At first, suggestions were made to have later marriages, fewer children, and longer spaces between children. Most families were encouraged to have e just one child but families with pressing need could have two. However, this didn't last long. Soon women needed to have a "birth permission paper" before she became pregnant and take the paperwork to the hospital when she delivered. When couples got married they were required to comply with birth quotas. Those who complied received a Birth Planning Honor Card and preferential treatment to food, housing, health care, and education. Those who held out were hounded and those who didn't were fined, lost jobs, even jailed. Women who became pregnant without permission were confronted and officials decided if necessary to be brought ot abortion clinics. If the child was born the women were required to have an IUD inserted and checked periodically. After the second birth, either the husband or wife was to be sterilized. Forced sterilization, mandatory IUDs, abortions (even at full term) were all commonplace for women. Local government officials were rewarded or punished on how well they met quotas set for their areas. Employers began to supervise female employees watching for signs of pregnancy, sometimes posting menstrual cycles. Many pressured women into having abortions if the timing didn't suit a work schedule.

Because birth control was done at the local level many women would try to outrun the policies by moving away. They were known as "birth gorillas". Women gave birth in primitive conditions with little or no help. The babies in turn were ineligible for a residence registration card- no state benefits... health care, education, etc. Relatives who were left behind were harassed and the women if caught could be forcibly taken in for an abortion- no matter what the length of the pregnancy.

One of every eight women married in the 1070's has suffered the trauma of a second or third trimester abortion.

1983 - 1991 more than 30 million women were forcibly sterilized.

Here is what it all boils down to....
Government's edict to have 1 child and the pressures of her husbands family to produce the much coveted son forced women into desperate acts. Untold mothers who gave birth to girls were faced with an excruciating decision: Keep the daughter and lose the chance to have a son, or sacrifice her and try again.

Adoption was not an option because it counted toward the 1 child quota. If a daughter was born and hidden, listed as deceased, she was then unable to attend school or get medical care. So, desperate parents eventually left girls where they hope she would be found. The Chinese government tried to avoid political embarrassment by ignoring the subject of a huge increase in abandoned babies and directed orphanages to keep numbers under wraps.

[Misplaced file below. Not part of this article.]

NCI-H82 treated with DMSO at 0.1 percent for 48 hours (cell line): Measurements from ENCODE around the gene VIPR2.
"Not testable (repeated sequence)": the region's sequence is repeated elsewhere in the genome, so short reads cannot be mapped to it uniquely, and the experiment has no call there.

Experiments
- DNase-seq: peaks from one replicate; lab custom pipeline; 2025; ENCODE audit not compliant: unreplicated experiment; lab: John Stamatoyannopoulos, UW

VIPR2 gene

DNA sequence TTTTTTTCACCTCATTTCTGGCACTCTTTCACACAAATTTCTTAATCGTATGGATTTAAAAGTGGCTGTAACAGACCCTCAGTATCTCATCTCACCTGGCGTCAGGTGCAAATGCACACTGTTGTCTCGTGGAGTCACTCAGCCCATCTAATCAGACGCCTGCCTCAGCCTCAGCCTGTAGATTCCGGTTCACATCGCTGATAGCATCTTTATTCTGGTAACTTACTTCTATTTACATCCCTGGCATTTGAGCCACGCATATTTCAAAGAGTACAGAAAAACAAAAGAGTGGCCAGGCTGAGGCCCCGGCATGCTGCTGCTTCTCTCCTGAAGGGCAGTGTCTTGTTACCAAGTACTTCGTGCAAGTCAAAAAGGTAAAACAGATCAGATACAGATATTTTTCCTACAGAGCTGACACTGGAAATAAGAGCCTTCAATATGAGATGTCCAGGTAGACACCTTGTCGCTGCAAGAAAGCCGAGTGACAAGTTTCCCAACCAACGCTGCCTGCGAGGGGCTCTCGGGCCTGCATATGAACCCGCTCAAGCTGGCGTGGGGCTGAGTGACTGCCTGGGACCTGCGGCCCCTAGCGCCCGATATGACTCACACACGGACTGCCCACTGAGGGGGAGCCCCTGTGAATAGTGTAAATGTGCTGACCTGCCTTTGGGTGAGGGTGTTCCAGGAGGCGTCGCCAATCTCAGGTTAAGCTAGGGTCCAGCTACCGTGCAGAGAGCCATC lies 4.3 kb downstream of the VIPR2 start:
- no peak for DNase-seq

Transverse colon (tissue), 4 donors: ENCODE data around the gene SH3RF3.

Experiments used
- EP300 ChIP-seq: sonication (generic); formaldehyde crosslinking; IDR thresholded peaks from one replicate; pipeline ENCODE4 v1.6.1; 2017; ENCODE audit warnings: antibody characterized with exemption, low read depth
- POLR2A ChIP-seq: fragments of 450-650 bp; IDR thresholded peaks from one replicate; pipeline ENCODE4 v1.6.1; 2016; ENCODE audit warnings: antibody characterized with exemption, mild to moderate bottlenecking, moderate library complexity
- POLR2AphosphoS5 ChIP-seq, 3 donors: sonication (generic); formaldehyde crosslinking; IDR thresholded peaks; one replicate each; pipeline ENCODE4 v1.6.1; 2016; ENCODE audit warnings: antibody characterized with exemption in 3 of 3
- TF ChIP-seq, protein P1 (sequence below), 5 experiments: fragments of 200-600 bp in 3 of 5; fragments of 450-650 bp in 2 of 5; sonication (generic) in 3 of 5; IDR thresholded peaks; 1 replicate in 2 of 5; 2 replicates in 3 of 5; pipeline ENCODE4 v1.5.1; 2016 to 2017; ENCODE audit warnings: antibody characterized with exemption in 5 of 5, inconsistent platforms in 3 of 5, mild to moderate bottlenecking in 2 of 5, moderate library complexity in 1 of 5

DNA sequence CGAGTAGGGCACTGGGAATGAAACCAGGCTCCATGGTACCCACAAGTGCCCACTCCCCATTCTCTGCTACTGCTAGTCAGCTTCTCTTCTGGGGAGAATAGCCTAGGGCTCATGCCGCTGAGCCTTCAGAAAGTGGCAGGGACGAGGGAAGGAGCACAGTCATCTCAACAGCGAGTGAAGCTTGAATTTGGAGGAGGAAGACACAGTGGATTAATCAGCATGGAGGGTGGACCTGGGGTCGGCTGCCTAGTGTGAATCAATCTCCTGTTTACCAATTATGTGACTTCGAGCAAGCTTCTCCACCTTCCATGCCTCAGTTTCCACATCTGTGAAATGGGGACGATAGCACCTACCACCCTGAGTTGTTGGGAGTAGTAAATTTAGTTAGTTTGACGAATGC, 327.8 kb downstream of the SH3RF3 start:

In 1988 faced with a resurgence of infanticide and child abandonment the government loosened it's one child policy. Families with one girl "deserved another chance" because sons were so important. The more lenient rules meant more first born daughters got to stay in their families but brought abut a whole new crop of casualties... second born daughters. Thus, many abandoned girls in orphanages have siblings.

Patterns hold true for populations in given areas. Natural ratios for boys and girls are known... 105 boys to 100 girls. But in China, the natural order of things has been badly skewed. Millions of girls who would be expected to be in the population today are MISSING. In 1996 36 there were 36 million more males and climbing. It's not just this generation who are missing. THIRTY MILLION females a full 5% of the population are missing. China is not alone. India's statistics also reflect a gender imbalance. Worldwide 100 million females who should be alive and well are missing.

Where are the lost women of China? Some were killed at birth in the 1930's and 40's and are so not present as elderly women today. Some girls died because they were not given adequate food, clothing or medical care. Some died in the 1958 - 1961 famine due to boys being fed first. Some were victims of abortions after ultrasound or killed at birth. Some eluded official recognition.... "gorilla mothers".

Many observers praise China for it's slowed birthrate and praise the policy but have ignored the human suffering involved. Even many Chinese people support the policies. "The treatment of infant girls is really regrettable but we need this policy for national development and to enhance the wealth and power of the nation." Although infanticide and abandonment are well known in China's cities, urban people tend to blame the problems on the rural people and not government policy.

In 1992 many laws were passed to protect women. Infanticide, abandonment, maltreatment or discrimination of women who gave birth to females was prohibited. Domestic abuse was outlawed and women could get a divorce and equal rights to inherit family property. Even with these new laws the mistreatment of women continues. Working conditions alone can make things difficult for women. If a women is lucky enough to have a job after having a baby they still face 12 hour work days 7 days per week, low pay and little concern for safety conditions.

Working conditions, a women's role in the family, poverty, abduction and sale of girls due to the shortage of women, and the fact that the government has control over women's reproductive lives leaves much to be desired. Would you want to be a woman in China? These problems leave women with very little choice when faced with an unplanned pregnancy or birth of a female baby. Given the circumstances, taking a baby, wrapping her up and leaving her on the steps of a hospital or in a market is as close to an adoption plan as a Chinese woman can get.

Wow! That was long.

3 comments:

kris said...

This was the very first China adoption book I read (years ago) and was by far one of the best!

Lynn said...

Read it a year ago, nice book report! Did you write all that?

Kevin and Violet said...

I read it after we first decided to adopt from China. It is really good. I, too, recommend it. So much has changed since she visited China and wrote the book, that I hope it really is better (as some claim the longer wait times reflect).
Violet